Society has been aptly compared to a heap of embers, which, when separated, soon languish, darken, and expire; but, if placed together, glow with a ruddy and intense heat; a just emblem of the strength, happiness, and the security derived from the union of mankind. The savage, who never knew the blessings of combination, and he who quits society from apathy or misanthropic spleen, are like the separated embers, dark, dead, useless; they neither give nor receive heat, neither love nor are beloved. To what acts of heroism and virtue, in every age and nation, has not the impetus of affection given rise ? To what gloomy misery, despair, and even suicide, has not the desertion of society led? How often in the busy haunts of men, are all our noblest and gentlest virtues called forth? And how in the bosom of the recluse, do all the soft emotions languish and grow faint ?
As a corroborating instance of what has been advanced throughout this paper, it shall be illustrated with the following anecdote.
A respectable character, after having long figured away in the gay
world at Paris, was at length compelled to live in an obscure retreat in that city, the victim of severe and unforeseen misfortunes. He was so indigent, that he subsisted on an allowance from the parish. Every week a quantity of bread was sent to him sufficient for his support, and yet, at length, he demanded more. On this the curate sent for him. He went. “Do you live alone ? ' said the curate. “With whom, sir,' answered the unfortunate man, "is it possible I should live? I am wretched; you see that I am, since I thus solicit charity, and am abandoned by all the world. But, sir, continued the curate, if you live alone, why do you ask for more bread than is sufficient for yourself?' The other was quite disconcerted, and at last, with great reluctance, confessed that he had a dog. The curate did not drop the subject. He desired him to observe, that he was only the distributer of the bread that belonged to the poor, and that it was absolutely necessary that he should dispose of his dog. “Ah, sir,' exclaimed the poor man, weeping, "and if I lose my dog, who is then to love me?' The good parson, melting into tears, took his purse, and giv ing it him, “Take this, sir,' said he ; “this is mine; this I can give.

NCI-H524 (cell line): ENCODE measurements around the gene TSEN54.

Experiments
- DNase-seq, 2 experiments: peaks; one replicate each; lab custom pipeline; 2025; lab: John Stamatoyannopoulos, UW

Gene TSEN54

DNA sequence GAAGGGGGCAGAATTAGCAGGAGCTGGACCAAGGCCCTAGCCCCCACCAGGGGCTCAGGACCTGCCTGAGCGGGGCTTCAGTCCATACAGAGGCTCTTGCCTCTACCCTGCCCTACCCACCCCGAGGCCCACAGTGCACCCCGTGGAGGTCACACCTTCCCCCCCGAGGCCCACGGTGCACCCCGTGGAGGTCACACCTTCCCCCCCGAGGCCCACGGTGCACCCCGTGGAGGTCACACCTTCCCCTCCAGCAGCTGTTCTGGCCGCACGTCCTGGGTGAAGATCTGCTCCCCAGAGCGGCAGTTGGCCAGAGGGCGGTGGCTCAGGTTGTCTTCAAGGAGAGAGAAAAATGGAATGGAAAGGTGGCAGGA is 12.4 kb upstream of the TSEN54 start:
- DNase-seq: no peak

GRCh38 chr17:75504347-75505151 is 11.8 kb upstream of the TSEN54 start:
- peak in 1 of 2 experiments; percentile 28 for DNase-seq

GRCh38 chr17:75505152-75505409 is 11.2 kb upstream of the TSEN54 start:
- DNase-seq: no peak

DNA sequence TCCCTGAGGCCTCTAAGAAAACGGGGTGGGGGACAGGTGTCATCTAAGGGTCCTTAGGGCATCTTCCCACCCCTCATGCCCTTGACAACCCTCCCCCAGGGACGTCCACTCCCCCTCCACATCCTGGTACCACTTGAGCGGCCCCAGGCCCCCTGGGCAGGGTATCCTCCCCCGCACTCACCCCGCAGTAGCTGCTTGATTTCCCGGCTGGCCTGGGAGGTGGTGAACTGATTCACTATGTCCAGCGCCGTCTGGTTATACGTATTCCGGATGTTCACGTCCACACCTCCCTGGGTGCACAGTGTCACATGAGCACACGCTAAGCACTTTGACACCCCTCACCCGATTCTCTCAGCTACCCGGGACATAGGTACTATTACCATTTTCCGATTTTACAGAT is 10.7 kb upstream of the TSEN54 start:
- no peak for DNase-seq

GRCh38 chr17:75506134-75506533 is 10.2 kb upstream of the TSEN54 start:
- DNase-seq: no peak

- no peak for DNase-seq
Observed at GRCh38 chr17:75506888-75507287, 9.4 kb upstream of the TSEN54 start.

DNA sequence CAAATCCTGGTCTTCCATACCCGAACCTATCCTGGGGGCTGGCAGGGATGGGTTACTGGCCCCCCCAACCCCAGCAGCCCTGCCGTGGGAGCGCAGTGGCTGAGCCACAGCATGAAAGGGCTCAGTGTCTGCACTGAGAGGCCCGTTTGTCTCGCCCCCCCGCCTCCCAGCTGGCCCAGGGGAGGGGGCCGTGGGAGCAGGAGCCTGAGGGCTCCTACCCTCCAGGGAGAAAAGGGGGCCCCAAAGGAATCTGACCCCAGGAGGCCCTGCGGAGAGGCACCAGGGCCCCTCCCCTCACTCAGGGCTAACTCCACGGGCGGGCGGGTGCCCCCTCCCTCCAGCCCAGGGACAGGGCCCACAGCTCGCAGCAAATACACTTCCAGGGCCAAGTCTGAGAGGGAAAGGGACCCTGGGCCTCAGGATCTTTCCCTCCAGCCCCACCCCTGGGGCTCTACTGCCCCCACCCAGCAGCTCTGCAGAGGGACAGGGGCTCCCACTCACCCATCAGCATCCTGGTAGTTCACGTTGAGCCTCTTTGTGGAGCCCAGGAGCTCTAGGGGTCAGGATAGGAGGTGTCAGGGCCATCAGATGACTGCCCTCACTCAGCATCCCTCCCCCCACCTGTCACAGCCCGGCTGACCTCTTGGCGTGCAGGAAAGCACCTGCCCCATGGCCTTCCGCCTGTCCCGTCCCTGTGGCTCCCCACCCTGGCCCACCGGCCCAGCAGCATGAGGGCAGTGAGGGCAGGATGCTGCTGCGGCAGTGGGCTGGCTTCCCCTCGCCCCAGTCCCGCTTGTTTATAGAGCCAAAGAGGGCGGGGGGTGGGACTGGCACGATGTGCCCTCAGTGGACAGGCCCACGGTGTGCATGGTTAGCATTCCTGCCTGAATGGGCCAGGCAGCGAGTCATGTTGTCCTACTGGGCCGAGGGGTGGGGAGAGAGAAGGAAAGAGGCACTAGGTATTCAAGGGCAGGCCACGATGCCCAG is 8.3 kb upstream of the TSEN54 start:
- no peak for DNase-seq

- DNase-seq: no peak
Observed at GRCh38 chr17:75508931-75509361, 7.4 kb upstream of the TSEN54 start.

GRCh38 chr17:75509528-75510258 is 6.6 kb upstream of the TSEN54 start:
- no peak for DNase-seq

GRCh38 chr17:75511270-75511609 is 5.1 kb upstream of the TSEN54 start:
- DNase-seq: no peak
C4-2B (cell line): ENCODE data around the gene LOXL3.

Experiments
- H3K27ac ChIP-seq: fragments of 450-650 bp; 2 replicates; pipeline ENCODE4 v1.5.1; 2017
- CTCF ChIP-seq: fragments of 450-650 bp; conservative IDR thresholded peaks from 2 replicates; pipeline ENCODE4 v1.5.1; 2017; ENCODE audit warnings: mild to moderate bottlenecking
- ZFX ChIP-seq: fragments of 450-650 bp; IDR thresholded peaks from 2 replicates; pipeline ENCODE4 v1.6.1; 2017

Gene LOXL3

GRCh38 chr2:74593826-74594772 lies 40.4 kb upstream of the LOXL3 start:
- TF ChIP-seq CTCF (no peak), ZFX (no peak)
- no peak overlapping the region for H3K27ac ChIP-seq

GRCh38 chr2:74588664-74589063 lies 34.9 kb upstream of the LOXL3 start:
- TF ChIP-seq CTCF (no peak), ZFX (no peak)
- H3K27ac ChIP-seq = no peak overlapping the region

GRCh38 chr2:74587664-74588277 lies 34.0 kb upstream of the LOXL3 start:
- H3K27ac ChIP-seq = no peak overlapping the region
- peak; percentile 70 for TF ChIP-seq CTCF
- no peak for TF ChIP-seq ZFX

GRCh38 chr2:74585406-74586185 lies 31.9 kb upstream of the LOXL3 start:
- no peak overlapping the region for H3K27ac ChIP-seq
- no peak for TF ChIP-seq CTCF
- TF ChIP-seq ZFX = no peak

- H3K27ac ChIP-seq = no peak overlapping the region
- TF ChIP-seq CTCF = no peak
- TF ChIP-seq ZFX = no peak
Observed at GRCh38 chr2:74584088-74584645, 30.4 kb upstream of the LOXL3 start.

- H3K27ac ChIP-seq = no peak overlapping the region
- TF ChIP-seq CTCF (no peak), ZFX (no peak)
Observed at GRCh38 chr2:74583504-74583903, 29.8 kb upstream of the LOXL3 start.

THE SABBATH SCHOOL.
Group after group are gathering, such as prest
Once to their Saviour's arms, and gently laid Their cherub heads upon his shielding breast,
Though sterner souls the fond approach forbade ; Group after group glide on with noiseless tread,
And round Jehovah's sacred altar meet, Where holy thoughts in infant hearts are bred,
And holy words their ruby lips repeat, Oft with a chastened glance and modulation sweet.
Yet some there are, upon whose childish brows
Wan poverty hath done the work of care ! Look up, ye sad ones ! 't is your Father's house,
Beneath whose consecrated dome you are. More gorgeous robes ye see, and trappings rare,
And watch the guadier forms that gaily move, And deem, perchance, mistaken as you are,
The coat of many colors proves His love, Whose sign is in the heart, and whose reward above.
And ye, blest laborers in this humble sphere,
To deeds of saintlike charity inclined, Who from your cells of meditation dear,
Come forth to guide the weak, untutored mind,